The other day, De La Salle University professor Julio Teehankee, a member of the President’s consultative committee (Con-Com) on Charter change, told media that the Con-Com draft Charter would allow Duterte to run again in 2022.
Of course, this threw the usual media hyenas into a feeding frenzy, with the usual suspects from the yellow camp crowing that Duterte’s nefarious intentions to hang onto the Presidency had just been exposed.
Luckily, Fr. Rannie Aquino, another Con-Com member, came out and clarified that Duterte, having been elected under the current Constitution, remains bound by that document’s prohibition against seeking reelection. In other words, what Teehankee meant to say was that Duterte could seek ANOTHER office, if he wished, after stepping down.
To his credit, Yellow leader, lawyer Christian Monsod, came out and admitted that the draft actually did prohibit the current president and vice president from seeking extension of their terms. Hereunder is the relevant language from Section 6 in Article XXI on “Transitory Provisions:”
“The term of the president and vice president, which shall end on June 30, 2022, shall not be extended.”
Unfortunately, this still wasn’t enough for Monsod. He asked why there wasn’t a specific ban against Duterte seeking reelection. Beating his breast in sorrow, he cried out to the high heavens, “Is federalism just a Trojan horse to keep Duterte in power?”
Well. It would be fairly simple anyway for that section in the draft charter to add something like the following language: “…nor shall the president and vice president be allowed to seek re-election to their offices immediately thereafter.”
This kind of prohibition has been requested by Duterte himself. In fact, he’s gone even further and asked to be required, or allowed, to step down as soon as the new charter is approved in plebiscite, which could happen as early as next May.
The man has shown absolutely no appetite at all for overstaying his high office. This is why the old bogeyman of term extension, which was raised by the yellows against every past attempt to amend the Constitution, rings hollow in his case.
I guess you can’t blame them, though. Who would want to face off in an electoral contest against a president whose political honeymoon has lasted so long? If anyone needs a new constitution to do a “Hail Mary” long pass on the electoral football field, it’s the yellows, not Duterte.
What really worries me is that the new charter’s self-executory anti-dynasty provision may put Davao city mayor Inday Sara out of the presidential running in 2022. That would be a real loss for the Gen-Xers and the millennials of this country.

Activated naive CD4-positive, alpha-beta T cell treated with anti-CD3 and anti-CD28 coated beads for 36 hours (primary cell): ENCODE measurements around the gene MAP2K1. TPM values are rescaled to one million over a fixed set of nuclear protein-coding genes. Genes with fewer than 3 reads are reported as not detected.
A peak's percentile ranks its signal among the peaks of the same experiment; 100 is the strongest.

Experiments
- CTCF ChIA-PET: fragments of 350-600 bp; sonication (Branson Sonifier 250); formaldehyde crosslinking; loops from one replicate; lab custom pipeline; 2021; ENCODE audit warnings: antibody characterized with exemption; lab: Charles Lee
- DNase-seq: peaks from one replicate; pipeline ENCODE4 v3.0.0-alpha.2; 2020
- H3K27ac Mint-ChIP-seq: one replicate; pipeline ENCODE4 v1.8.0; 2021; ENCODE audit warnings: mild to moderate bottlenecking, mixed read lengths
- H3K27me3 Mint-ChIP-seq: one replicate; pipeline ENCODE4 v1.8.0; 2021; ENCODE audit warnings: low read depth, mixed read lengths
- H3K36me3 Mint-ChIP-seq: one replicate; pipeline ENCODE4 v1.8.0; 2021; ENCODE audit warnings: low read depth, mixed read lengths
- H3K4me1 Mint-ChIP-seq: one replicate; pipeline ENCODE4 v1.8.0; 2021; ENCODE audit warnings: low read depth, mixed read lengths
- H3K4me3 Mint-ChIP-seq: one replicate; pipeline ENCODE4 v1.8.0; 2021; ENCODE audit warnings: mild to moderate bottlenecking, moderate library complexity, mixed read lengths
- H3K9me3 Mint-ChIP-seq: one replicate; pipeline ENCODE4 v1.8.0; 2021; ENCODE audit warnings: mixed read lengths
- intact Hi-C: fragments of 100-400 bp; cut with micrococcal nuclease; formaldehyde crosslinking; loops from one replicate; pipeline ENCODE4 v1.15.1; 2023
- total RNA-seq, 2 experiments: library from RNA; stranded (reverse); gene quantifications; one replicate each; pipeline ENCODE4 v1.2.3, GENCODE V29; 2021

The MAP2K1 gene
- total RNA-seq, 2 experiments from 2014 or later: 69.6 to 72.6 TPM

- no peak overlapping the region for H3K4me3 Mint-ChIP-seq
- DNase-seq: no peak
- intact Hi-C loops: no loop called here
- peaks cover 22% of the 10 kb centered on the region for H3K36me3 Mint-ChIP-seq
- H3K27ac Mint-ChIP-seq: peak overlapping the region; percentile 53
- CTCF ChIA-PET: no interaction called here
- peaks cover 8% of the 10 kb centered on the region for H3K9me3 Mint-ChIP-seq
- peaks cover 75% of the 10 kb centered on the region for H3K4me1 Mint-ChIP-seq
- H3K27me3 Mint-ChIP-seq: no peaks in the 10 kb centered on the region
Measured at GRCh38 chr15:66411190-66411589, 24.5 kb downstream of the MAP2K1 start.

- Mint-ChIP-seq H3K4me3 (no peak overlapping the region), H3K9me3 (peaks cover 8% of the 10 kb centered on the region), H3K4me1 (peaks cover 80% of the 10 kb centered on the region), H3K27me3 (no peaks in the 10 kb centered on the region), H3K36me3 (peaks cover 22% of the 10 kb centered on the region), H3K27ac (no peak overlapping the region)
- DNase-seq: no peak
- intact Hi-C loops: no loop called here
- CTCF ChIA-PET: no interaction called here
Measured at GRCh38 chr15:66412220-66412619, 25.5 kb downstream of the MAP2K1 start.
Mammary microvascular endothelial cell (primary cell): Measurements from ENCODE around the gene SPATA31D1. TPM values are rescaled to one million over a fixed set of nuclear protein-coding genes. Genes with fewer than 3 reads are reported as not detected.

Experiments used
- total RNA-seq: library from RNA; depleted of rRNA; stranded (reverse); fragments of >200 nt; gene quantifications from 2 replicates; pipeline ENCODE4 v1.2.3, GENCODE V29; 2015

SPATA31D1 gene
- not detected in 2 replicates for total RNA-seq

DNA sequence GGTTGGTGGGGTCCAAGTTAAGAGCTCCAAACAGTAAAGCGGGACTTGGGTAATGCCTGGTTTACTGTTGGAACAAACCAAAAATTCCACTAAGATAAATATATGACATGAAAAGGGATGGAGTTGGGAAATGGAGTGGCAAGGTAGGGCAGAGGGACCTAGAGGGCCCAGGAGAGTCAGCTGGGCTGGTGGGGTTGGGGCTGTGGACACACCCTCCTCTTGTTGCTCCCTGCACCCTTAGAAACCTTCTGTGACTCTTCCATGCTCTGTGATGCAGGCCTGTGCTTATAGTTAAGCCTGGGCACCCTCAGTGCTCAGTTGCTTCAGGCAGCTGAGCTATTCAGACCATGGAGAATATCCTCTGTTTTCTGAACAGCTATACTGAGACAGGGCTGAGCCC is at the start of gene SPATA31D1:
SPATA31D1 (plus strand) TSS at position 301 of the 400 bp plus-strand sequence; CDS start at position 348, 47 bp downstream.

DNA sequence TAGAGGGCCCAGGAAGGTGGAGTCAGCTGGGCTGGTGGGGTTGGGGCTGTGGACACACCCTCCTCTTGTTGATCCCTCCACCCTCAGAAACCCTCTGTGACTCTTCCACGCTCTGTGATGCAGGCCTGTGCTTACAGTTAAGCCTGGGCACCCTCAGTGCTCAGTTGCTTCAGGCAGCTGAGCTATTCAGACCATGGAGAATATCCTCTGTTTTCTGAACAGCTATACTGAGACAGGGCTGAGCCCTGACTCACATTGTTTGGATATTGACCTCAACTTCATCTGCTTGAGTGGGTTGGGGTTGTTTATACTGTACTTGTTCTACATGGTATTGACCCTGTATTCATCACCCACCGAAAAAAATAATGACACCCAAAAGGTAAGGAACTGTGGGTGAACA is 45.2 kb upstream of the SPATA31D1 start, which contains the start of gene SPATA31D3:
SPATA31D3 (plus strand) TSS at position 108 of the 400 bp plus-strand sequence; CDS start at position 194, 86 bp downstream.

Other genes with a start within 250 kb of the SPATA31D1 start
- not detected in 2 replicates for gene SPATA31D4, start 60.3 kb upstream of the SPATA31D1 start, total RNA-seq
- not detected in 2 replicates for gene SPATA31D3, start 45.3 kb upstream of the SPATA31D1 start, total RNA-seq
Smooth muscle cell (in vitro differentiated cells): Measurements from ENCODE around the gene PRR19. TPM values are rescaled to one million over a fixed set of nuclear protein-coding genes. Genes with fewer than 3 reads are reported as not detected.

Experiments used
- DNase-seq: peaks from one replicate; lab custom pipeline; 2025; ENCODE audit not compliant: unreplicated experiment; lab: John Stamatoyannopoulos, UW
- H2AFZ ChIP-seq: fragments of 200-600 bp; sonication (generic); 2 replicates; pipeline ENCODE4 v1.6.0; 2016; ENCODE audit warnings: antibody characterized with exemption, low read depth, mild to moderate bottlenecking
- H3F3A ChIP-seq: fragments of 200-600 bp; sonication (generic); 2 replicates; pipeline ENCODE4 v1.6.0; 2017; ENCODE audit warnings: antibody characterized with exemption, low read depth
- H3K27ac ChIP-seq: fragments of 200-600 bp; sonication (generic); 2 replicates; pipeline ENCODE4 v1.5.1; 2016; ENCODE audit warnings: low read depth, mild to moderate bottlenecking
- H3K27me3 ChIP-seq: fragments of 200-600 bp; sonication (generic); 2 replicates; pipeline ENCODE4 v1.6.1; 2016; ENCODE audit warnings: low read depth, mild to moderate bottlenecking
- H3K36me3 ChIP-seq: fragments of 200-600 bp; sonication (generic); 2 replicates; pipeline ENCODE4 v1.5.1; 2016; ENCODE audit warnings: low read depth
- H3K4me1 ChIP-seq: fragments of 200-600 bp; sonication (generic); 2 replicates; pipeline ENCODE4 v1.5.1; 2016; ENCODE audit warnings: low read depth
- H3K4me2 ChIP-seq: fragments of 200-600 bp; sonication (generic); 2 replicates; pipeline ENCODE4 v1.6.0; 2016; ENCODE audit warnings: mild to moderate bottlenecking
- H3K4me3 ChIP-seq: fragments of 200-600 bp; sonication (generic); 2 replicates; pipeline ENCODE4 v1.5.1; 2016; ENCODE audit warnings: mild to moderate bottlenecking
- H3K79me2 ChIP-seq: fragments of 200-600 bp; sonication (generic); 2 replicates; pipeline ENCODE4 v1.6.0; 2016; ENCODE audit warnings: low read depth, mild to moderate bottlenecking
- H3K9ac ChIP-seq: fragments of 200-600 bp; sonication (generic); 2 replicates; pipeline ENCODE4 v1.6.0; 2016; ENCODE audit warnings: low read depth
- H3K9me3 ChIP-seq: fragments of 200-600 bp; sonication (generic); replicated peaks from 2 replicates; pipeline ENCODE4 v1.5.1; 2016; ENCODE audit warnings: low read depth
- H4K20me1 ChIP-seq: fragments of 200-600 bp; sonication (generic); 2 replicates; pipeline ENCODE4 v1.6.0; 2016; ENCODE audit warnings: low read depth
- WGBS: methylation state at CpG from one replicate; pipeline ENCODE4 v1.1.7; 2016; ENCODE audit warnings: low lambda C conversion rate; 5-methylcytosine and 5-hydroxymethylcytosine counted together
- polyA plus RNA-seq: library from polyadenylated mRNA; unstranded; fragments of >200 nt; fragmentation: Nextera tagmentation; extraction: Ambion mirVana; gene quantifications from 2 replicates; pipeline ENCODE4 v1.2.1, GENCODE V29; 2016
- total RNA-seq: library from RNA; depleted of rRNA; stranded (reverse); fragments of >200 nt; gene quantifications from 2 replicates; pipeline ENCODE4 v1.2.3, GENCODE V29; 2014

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The President has lowered the boom on mounting evidence of delays in rolling out the ambitious infrastructure projects under his much-vaunted Build Build Build program.
Speaking in Davao City, Duterte announced that he will hold his Cabinet members personally responsible for delayed or faulty projects, after complaining that he has yet to see a single road in this country finished on time and without graft and corruption.
The Cabinet member unlucky enough to be singled out by name was DPWH Secretary Mark Villar, who’s responsible for at least a dozen major road, highway and bridge projects, including the Luzon Spine Expressway that’s supposed to cut down travel time from La Union to Sorsogon to under 12 hours.
In its 2017 audit report, CoA found that DPWH was able to disburse only 34 percent of its total allocated budget of P663 billion for the year. This was mainly the result of delays in completing over 2,300 projects, which in turn were caused by the following reasons:
Delayed LGU approvals; right of way issues; difficulties with contractual workforce, materials acquisition, and equipment scheduling; inadequate project planning and supervision; and bad weather.
That’s a pretty long list of how NOT to do projects. Even if we discount the findings by 50 percent for auditors’ nitpickery (which of course they’re being paid to do), it’s not an encouraging picture.
Our impression of Mark Villar is a reserved, American-educated young gentleman who was born with the proverbial silver spoon, or two, in his mouth. Perhaps the problem is that he’s too much of a gentleman for the wily field engineers, contractors, and local politicians responsible for getting things done out in the field.
What may be needed instead—which we hope he can still become—is a fire-breathing, tough-talking, truncheon-wielding disciplinarian—someone more like, well, Duterte himself.
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Having said all of the above, though, we ought to add a couple of caveats.
First, according to DPWH insiders, the amounts disbursed in 2017 totalled virtually all of the cash actually allocated to the agency that year. The utilization rate drops drastically if compared to budget amounts that were OBLIGATED, an exercise that typically happens late in the year when there’s no longer much time left to spend it.
More seriously, we have to note the alacrity with which COA has been rushing out its adverse reports against the Office of the President, PTV-4, and now DPWH under Duterte, even though it never raised a peep over the Dengvaxia and barangay health center anomalies in 2015/16, not to mention the earlier DAP anomalies that were flagged by the Supreme Court no less.
Is it just a coincidence that CoA is currently headed by a PNoy appointee, Michael Aguinaldo, who used to be Aquino’s deputy executive secretary for legal affairs? Will CoA go down the same path as the Ombudsman, Comelec, or Commission on Human Rights, whose past or present heads concealed their yellow agenda under the protective mantle of constitutionally guaranteed independence?
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